Superior longitudinal fasciculus
The image shows the superior longitudinal fasciculus (SLF), a white matter tract that connects the prefrontal and parietal cortex, two attention-related brain regions | Credits: Varsha Sreenivasan and Devarajan Sridharan

Study could help in better management of Alzheimer’s patients

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A team of researchers at the Bengaluru-based Indian Institute of Science (IISc) has developed a GPU-based machine learning algorithm that promises to help identify early signs of aging or deterioration of brain function before they manifest behaviourally in Alzheimer’s patients.

Millions of neurons fire in the brain every second, generating electrical pulses that travel across neuronal networks from one point in the brain to another through connecting cables or “axons”. These connections are essential for computations that the brain performs. Understanding brain connectivity is critical for uncovering brain-behaviour relationships at scale. 

The axons are like information highways. Bundles of axons are shaped like tubes, and water molecules move through them, along their length, in a directed manner.  A type of scan called diffusion Magnetic Resonance Imaging (dMRI) is used to track these movements. However, the data obtained from the scans only provide the net flow of water molecules at each point in the brain which is not enough to pinpoint the connections. 

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“Imagine that the water molecules are cars. The information obtained from the scans is just the direction and speed of the vehicles at each point in space and time, but with no information about the roads. The task at hand is similar to inferring the networks of roads by observing these traffic patterns,” explains Devarajan Sridharan, Associate Professor at the Centre for Neuroscience (CNS), IISc, and corresponding author of the study.

Scientists had previously developed an algorithm called LiFE (Linear Fascicle Evaluation) to carry out the work. But, one of its challenges was that it worked on traditional central processing units (CPUs), which made computation time-consuming.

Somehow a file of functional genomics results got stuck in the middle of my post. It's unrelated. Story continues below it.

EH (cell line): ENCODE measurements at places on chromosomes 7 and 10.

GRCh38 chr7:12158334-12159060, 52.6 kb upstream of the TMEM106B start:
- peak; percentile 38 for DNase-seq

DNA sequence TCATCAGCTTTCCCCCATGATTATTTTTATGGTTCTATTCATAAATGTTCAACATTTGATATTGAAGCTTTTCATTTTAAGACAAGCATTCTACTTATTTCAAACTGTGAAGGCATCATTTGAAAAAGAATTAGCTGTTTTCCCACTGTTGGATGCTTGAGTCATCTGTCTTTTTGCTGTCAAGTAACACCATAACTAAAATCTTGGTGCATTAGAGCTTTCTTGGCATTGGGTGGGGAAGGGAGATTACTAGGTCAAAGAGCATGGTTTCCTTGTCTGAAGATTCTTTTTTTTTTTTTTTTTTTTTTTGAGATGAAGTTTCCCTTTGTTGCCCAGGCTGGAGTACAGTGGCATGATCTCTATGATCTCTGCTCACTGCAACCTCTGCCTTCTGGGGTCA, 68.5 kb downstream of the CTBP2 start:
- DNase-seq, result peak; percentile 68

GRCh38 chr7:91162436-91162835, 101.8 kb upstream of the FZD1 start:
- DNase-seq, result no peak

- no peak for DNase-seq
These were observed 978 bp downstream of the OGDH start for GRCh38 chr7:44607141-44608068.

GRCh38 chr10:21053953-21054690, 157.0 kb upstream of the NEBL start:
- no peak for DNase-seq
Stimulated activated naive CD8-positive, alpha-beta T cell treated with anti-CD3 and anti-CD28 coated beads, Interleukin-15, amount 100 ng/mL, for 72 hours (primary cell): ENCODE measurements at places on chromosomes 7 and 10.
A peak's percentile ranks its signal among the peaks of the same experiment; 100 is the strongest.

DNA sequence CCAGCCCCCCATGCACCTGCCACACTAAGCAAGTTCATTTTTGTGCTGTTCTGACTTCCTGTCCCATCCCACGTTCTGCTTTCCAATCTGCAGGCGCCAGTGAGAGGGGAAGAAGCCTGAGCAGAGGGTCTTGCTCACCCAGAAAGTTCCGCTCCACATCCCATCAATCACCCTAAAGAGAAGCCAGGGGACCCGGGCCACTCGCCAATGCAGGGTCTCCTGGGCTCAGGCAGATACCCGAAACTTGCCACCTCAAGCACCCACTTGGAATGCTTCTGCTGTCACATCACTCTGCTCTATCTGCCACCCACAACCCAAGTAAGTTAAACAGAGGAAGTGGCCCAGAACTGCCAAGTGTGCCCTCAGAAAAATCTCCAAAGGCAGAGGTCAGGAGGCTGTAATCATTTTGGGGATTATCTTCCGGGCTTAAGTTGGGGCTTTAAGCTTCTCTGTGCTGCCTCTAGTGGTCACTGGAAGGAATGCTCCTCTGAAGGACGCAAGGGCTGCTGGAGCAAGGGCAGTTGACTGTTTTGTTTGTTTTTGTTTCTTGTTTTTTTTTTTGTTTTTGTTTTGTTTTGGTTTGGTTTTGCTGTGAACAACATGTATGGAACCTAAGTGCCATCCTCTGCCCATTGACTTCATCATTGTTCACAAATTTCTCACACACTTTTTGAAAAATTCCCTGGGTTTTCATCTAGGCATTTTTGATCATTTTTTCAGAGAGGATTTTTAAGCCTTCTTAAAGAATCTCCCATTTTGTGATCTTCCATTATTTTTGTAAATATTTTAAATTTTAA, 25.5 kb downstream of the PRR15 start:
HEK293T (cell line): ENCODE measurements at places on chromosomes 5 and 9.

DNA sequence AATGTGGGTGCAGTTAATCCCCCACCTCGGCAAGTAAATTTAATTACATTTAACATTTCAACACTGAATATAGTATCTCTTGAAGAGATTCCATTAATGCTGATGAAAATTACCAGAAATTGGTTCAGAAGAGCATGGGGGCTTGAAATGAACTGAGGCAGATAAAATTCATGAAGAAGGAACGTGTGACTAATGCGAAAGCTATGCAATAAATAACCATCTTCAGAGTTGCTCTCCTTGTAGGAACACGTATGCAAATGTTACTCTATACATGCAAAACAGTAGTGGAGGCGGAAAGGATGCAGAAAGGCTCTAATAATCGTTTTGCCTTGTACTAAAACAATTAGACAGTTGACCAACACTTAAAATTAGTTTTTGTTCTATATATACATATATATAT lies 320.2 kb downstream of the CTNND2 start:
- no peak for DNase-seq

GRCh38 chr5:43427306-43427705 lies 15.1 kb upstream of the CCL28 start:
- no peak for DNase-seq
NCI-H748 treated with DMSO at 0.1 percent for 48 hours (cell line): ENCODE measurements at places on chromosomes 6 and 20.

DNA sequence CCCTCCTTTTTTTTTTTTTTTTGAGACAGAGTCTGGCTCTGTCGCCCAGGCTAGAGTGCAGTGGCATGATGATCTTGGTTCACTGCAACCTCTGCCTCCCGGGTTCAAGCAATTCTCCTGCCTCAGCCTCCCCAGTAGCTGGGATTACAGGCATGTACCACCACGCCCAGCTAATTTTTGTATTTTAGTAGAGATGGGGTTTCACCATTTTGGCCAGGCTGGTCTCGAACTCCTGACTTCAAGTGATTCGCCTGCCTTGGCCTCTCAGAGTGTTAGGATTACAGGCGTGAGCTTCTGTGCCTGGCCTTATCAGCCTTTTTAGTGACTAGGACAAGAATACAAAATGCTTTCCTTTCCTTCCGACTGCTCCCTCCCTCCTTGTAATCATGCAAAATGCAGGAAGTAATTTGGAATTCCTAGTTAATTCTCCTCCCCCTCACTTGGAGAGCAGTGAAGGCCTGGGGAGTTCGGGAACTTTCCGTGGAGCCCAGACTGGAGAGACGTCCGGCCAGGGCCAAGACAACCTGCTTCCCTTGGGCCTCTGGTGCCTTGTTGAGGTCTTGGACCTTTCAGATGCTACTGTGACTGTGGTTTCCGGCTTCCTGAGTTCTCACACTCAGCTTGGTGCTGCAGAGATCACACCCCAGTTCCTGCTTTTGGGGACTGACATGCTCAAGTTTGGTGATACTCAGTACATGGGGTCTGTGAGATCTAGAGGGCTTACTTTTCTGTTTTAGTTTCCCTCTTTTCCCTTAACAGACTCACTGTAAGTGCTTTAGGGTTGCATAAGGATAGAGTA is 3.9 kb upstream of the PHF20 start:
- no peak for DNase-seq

In the new study, Sridharan’s team tweaked their algorithm to cut down the computational effort involved in several ways, thereby improving LiFE’s performance significantly. To speed up the algorithm further, the team redesigned it to work on specialised electronic chips – the kind found in high-end gaming computers – called Graphics Processing Units (GPUs). This helped them analyse data 100-150 times faster than previous approaches. 

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The improved algorithm named ReAl-LiFE could also predict how a human test subject would behave or carry out a specific task. Using the algorithm, the team could explain variations in behavioural and cognitive test scores across a group of 200 participants.  

The researchers noted that such analysis can have medical applications too as data processing on large scales is becoming increasingly necessary for big-data neuroscience applications, especially for understanding healthy brain function and brain pathology.  

For example, using their new algorithm, the team hopes to be able to identify early signs of aging or deterioration of brain function before they manifest behaviourally in Alzheimer’s patients.  

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Besides Sridharan, the study team comprised Varsha Sreenivasan, Sawan Kumar, Partha Talukdar, and Franco Pestilli. They have published a report on their work in the science journal Nature Computational Science. 

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